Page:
Commodities, Inflation and the Fed

 | Dec 17, 2013 | 1:00 PM EST  | Comments
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I try to bounce around and talk about different things in this forum, but I really think something big is happening and we need to spend some time working on it.

The Fed began their program of quantitative easing back in 2008. It took people a while to even figure out what that was. Eventually they did. Eventually they figured out that the Fed was printing money to buy bonds. And people reasoned it out some more, and concluded that if there were more dollars in circulation, existing dollars would be worth less and gold would be worth more in dollar terms. That was pretty straightforward.

This was the kernel, the central idea of the inflation trade that dominated the investment landscape for the next three years. And it wasn't just confined to gold. All commodities -- base metals, ags, softs, energy -- went up simultaneously.

Before that, in the mid-2000s, commodities for the first time were being treated as an asset class, instead of idiosyncratic tradable units. If you recall, some of the banks made a huge business out of giving clients access to commodity indices via swaps, which were then hedged with futures. Prices of raw material inputs were going up everywhere, which started to upset some people. When people get upset, they complain to Congress about the effects that speculation were having on the commodity markets.

Nothing like that is happening today. Gold topped out in 2011 and the inflation that everyone was predicting in 2008 never happened. Instead, we experienced a mild disinflation. Now, central banks worldwide (most recently in Canada) are actually more worried about deflation rather than inflation. When central banks completely forget their primary purpose -- guarding against inflation -- it is probably right around the corner.

So it's been a two-year plus correction in gold, with a decline of almost 40%, and a decline of 60% in silver. But most people forget that gold had a 50% correction on the way to its highs in the early 1980s. I think it is still in a bull market. Many people disagree.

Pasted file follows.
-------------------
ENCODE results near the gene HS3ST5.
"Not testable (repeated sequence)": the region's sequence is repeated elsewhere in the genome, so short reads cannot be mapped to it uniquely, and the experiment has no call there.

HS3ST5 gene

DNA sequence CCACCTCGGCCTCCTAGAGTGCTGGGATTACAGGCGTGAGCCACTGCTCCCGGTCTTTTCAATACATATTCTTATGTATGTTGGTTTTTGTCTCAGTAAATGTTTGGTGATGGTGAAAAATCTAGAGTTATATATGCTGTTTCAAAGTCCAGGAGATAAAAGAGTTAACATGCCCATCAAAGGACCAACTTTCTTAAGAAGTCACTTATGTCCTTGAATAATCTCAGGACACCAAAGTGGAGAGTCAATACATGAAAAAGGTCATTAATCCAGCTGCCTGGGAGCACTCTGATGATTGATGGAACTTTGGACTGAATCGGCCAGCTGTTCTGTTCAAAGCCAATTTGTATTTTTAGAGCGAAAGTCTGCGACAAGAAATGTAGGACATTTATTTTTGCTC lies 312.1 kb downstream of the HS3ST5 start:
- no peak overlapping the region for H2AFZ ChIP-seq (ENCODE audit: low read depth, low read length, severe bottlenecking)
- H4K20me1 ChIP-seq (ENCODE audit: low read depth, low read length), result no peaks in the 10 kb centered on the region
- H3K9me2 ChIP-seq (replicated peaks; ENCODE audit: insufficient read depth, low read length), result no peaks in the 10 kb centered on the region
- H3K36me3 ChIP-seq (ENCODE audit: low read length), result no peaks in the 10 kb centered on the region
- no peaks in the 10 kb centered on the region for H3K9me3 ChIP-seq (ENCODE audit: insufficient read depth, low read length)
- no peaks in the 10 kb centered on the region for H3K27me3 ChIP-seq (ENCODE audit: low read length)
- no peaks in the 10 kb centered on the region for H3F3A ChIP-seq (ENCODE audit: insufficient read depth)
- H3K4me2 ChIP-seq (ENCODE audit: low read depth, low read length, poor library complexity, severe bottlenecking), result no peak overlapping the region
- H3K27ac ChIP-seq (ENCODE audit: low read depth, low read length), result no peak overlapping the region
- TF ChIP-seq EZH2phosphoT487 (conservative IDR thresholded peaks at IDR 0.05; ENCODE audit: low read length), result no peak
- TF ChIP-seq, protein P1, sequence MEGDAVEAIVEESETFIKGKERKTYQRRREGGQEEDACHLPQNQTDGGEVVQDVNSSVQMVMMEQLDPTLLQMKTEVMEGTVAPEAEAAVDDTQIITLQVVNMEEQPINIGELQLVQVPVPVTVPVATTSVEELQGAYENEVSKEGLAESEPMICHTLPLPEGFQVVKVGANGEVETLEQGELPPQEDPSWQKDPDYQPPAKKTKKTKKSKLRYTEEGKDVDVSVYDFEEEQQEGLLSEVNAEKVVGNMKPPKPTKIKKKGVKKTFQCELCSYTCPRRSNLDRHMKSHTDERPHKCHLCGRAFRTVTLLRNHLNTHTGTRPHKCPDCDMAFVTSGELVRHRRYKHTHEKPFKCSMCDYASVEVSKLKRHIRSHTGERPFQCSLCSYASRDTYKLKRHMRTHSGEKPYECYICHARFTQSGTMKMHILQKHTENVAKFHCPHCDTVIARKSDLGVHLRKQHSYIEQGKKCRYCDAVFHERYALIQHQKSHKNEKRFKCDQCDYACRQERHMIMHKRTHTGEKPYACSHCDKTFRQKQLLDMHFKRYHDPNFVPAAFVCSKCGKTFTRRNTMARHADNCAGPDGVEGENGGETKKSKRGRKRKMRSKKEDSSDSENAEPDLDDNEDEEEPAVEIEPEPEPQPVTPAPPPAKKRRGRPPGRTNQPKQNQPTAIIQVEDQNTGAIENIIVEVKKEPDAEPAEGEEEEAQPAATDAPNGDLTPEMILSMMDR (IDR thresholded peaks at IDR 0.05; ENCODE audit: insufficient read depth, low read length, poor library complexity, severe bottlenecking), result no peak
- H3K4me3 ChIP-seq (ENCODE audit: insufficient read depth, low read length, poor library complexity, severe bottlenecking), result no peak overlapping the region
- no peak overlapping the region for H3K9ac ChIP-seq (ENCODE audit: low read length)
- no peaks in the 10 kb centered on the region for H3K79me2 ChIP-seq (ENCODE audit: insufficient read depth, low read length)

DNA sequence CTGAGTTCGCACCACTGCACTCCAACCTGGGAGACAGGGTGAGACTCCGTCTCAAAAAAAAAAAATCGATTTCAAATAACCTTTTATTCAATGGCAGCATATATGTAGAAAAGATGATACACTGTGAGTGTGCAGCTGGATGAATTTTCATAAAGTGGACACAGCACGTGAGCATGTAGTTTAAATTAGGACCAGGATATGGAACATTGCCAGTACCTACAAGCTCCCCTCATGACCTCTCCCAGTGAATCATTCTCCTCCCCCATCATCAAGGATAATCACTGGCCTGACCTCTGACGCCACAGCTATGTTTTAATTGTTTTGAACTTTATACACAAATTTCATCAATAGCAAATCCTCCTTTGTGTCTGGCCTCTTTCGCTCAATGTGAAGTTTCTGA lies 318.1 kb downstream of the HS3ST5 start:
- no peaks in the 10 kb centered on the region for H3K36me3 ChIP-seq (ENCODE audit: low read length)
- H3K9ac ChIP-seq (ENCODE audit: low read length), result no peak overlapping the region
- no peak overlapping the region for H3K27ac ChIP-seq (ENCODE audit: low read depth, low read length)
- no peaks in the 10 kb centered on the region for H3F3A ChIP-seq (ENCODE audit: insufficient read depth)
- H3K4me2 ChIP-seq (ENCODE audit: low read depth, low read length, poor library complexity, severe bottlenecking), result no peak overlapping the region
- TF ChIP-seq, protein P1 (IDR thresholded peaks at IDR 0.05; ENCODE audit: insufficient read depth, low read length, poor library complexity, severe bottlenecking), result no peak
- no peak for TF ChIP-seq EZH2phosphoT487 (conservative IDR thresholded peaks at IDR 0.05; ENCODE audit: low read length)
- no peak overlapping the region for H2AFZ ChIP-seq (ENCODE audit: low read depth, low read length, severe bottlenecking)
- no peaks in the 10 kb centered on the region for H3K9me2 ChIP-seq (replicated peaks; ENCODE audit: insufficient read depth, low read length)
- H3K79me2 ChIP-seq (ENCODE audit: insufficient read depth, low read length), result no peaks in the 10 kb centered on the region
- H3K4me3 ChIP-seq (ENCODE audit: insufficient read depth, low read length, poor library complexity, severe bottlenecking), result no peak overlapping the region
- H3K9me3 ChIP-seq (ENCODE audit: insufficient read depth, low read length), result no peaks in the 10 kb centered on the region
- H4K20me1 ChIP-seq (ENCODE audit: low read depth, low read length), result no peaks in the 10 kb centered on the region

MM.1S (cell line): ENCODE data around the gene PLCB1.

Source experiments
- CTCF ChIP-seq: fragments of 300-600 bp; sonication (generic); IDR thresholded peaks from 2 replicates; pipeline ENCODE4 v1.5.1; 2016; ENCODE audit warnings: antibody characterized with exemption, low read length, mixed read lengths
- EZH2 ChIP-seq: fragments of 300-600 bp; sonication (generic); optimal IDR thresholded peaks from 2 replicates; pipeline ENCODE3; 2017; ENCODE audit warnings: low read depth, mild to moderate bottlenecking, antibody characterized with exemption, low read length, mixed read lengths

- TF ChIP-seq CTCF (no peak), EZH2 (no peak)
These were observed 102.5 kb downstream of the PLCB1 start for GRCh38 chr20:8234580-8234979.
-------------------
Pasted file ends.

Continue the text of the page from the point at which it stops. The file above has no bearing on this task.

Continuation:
For those of you on Twitter, you probably are aware that there is a stridently vocal community of gold bears, people who retweet Paul Krugman columns and generally abuse gold bugs any chance they get. Bearish sentiment is at a fever pitch, and I suspect -- with no hard evidence -- that the fast money community is heavily short gold. It would make sense -- it has been the easiest trend to follow all year.

I'm not good at much, but I am good at determining when sentiment gets overheated, and besides the whole reason to be long gold in the first place -- that the Fed is printing money -- is still intact. Furthermore, it is highly likely that the Fed will lower IOER (interest on excess reserves), which has the potential to crank up money velocity and maybe create the inflation that never appeared in the first place. After all, MV=PQ, and even though Q has been going relentlessly higher, V has been going relentlessly lower, offsetting it.

I am very bullish on gold, and especially silver. I own SPDR Gold Shares Trust (GLD), iShares Silver Trust (SLV), Market Vectors Gold Miners ETF (GDX) and some physical gold and silver. I want to do some research on individual names that would be particularly levered to a return of the inflation trade. My conviction is very high. Also, for the first time in a while, I am growing more cautious on equities, and I reduced position sizes in a number of names Monday. Let's put it this way: the price of financial assets has grown all out of proportion to the price of real assets.

A journalist tweeted two days ago that "precious" should be struck from the phrase "precious metals." Lots of eye-rolling on that one. It's those kinds of statements that tell you that the turn is near.

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